In relatively small communication systems, such automatic signalling by all consoles on a regular basis adequately meets the needs noted above. As systems have grown larger, however, problems have arisen with respect to this prior art methodology. For example, as the number of consoles increase, the amount of signalling dedicated to these purposes increases as well. The nature of this problem becomes particularly clear when one considers that a plurality of consoles may well be monitoring a common audio source at any given moment. During such periods, the data network becomes filled with redundant messages from different consoles all informing the audio source that it currently has selected status. Such redundant signalling serves no useful purpose and poses the risk of over burdening the throughput capabilities of the data network.
Accordingly, a need exists for a method of assuring that selected audio sources remain informed of their selected status, while simultaneously assuring that the relevant data pathways do not become overburdened by the implementing signalling.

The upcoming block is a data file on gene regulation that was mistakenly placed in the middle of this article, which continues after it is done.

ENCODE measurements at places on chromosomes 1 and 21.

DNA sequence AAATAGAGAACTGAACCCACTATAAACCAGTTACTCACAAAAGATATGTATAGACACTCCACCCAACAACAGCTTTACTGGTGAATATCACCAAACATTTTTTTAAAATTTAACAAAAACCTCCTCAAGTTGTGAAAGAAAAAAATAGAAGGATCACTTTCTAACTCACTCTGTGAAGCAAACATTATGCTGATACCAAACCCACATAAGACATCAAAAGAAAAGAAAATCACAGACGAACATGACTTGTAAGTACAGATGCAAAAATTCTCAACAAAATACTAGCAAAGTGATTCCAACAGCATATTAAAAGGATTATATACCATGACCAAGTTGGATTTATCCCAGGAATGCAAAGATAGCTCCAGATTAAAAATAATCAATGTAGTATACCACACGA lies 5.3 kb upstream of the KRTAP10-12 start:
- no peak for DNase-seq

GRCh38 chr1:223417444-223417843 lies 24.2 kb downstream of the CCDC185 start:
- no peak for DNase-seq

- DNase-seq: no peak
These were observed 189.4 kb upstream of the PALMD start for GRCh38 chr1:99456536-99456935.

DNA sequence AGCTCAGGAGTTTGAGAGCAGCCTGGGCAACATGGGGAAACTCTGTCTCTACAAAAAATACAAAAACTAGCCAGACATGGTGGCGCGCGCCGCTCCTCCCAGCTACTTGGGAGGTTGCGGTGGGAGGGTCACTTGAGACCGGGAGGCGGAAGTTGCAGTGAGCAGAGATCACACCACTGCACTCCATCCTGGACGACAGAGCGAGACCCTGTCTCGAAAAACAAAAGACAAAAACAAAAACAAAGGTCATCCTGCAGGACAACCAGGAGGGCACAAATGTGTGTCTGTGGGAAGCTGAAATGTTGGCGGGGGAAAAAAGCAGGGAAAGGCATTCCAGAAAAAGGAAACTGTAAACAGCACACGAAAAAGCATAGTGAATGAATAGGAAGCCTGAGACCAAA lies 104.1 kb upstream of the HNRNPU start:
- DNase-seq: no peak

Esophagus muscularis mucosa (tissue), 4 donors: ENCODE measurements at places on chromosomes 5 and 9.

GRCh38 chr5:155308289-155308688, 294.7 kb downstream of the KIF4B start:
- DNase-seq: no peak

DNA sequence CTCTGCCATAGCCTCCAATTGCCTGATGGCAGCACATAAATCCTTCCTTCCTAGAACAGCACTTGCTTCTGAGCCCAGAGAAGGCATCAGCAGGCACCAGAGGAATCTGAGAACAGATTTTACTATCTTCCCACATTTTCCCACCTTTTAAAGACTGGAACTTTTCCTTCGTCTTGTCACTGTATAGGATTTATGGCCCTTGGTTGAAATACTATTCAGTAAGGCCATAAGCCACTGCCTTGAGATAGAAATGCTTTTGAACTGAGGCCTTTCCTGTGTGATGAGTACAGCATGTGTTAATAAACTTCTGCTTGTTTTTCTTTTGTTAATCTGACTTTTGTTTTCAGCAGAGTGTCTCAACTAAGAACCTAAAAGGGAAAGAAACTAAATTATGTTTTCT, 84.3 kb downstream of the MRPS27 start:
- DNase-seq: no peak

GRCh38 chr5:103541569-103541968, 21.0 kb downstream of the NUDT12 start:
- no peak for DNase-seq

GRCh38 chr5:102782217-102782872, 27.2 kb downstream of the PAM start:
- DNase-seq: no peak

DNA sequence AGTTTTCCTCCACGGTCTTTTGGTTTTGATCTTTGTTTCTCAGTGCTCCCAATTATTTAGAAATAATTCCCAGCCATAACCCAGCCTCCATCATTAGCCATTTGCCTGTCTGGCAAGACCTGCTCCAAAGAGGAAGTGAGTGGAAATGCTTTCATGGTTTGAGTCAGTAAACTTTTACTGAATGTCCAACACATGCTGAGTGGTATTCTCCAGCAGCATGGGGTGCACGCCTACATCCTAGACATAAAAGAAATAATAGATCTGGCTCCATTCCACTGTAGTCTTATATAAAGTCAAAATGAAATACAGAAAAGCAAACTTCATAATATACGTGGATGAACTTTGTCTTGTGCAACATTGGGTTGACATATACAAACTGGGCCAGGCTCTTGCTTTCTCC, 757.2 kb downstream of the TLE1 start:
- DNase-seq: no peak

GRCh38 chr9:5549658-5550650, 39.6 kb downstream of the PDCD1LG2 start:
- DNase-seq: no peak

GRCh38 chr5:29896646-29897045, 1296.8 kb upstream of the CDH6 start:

These needs and others are substantially met by the method for use in a system having a plurality of audio sources and a plurality of consoles that monitor selected audio sources as described herein. Pursuant to this method, when a particular audio source determines that it cannot identify any console that is then currently monitoring audio information from that particular audio source in a primary monitoring mode, the audio source transmits a general inquiry to identify any consoles that are currently monitoring that console in a primary monitoring mode. Upon receiving a response from any consoles acknowledging the general inquiry, the audio source then designates a console as its prime monitor and communicates that designation to the selected console. Thereafter, being designated prime monitor, the designated console transmits information from time to time indicating its prime monitor status and thereby confirming for the audio source its continued selected status.